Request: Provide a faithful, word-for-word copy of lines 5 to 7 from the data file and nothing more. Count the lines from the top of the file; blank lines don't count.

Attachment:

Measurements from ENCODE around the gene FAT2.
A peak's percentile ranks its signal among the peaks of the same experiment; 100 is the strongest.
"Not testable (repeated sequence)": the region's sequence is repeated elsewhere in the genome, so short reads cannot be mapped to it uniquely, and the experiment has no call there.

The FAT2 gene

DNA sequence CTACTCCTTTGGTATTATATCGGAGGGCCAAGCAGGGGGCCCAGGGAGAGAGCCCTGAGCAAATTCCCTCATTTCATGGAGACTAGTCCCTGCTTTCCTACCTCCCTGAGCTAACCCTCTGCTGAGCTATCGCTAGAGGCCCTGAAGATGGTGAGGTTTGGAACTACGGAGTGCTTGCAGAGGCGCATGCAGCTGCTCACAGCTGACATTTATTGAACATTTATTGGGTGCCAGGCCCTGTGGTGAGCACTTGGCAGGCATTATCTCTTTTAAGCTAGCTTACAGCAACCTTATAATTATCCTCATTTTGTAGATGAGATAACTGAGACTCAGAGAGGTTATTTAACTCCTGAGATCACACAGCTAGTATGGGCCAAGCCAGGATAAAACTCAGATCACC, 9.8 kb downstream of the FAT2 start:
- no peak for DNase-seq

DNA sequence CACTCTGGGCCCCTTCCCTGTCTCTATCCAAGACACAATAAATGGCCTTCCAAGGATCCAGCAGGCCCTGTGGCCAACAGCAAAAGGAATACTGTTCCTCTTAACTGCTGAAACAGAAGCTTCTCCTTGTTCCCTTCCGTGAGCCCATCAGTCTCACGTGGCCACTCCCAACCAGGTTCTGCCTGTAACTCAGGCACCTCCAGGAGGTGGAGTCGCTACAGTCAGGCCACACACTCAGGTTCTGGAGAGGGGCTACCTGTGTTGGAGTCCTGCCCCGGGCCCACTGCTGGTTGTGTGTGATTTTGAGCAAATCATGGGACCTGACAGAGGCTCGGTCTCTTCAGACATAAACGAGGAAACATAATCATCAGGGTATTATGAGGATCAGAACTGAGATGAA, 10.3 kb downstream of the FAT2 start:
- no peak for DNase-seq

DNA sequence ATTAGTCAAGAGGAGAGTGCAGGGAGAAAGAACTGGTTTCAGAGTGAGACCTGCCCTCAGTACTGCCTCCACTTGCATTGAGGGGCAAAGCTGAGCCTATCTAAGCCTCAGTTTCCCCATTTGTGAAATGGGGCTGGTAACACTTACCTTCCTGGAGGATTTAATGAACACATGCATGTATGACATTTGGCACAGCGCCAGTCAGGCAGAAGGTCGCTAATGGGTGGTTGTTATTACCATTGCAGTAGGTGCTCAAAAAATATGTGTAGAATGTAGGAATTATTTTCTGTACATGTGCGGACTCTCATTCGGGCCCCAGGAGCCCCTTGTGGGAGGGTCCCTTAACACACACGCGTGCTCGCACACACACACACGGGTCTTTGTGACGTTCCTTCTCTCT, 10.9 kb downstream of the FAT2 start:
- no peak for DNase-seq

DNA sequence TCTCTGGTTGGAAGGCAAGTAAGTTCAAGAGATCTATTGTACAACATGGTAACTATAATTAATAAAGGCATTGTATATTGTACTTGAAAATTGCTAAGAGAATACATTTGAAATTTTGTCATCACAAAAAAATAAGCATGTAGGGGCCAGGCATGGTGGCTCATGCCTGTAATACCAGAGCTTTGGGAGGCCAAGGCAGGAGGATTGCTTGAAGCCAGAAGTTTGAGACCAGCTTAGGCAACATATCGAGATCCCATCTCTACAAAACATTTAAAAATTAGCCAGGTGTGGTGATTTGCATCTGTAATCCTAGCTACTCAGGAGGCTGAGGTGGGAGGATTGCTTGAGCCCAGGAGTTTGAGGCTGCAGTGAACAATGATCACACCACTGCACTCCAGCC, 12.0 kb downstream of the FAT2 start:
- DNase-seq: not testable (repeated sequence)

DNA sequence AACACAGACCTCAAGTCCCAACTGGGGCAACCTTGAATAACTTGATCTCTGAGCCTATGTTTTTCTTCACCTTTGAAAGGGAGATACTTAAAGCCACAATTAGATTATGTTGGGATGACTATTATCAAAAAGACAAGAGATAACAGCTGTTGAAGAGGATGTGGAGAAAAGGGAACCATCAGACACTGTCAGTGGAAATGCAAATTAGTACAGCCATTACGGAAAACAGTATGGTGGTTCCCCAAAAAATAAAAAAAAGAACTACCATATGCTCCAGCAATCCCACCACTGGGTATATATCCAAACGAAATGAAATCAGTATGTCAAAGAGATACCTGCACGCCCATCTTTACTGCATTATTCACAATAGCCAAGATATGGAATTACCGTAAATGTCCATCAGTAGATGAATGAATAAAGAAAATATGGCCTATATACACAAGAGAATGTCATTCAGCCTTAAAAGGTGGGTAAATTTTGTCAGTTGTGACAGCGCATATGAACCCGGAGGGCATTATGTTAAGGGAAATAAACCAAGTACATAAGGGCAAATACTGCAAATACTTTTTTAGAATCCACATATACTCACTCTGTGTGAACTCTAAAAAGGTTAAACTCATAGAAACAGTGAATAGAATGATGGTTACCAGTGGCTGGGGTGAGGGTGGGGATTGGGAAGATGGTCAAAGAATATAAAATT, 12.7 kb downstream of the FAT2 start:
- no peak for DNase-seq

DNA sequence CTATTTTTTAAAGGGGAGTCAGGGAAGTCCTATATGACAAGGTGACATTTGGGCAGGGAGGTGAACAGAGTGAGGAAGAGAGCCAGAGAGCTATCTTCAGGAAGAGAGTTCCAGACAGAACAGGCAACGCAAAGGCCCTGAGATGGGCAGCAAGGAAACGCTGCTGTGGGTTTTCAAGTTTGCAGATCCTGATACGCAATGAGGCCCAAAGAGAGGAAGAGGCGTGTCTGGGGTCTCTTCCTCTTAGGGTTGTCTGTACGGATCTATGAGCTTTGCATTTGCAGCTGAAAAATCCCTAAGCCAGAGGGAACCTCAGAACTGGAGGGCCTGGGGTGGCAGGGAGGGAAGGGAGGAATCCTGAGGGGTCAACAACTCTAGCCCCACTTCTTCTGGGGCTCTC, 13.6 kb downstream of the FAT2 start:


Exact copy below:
DNA sequence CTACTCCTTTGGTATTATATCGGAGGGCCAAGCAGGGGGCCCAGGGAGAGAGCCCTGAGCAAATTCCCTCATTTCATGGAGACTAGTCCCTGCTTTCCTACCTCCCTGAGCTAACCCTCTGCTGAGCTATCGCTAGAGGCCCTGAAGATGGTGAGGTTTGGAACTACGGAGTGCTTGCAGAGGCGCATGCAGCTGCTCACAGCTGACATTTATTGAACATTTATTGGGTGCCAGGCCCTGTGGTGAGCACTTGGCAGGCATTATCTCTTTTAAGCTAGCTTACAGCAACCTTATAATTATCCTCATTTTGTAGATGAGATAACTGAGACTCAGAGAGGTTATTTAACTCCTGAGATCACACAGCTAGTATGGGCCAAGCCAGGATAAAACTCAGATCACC, 9.8 kb downstream of the FAT2 start:
- no peak for DNase-seq

DNA sequence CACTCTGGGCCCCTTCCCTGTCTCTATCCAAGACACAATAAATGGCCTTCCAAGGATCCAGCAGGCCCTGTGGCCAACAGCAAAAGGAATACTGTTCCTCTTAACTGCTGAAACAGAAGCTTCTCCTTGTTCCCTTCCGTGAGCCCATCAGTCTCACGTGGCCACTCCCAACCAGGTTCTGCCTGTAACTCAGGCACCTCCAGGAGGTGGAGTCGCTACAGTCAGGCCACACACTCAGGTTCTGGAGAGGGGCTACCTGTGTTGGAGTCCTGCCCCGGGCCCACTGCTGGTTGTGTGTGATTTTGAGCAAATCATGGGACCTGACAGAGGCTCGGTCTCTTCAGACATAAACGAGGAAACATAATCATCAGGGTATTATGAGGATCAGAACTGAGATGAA, 10.3 kb downstream of the FAT2 start: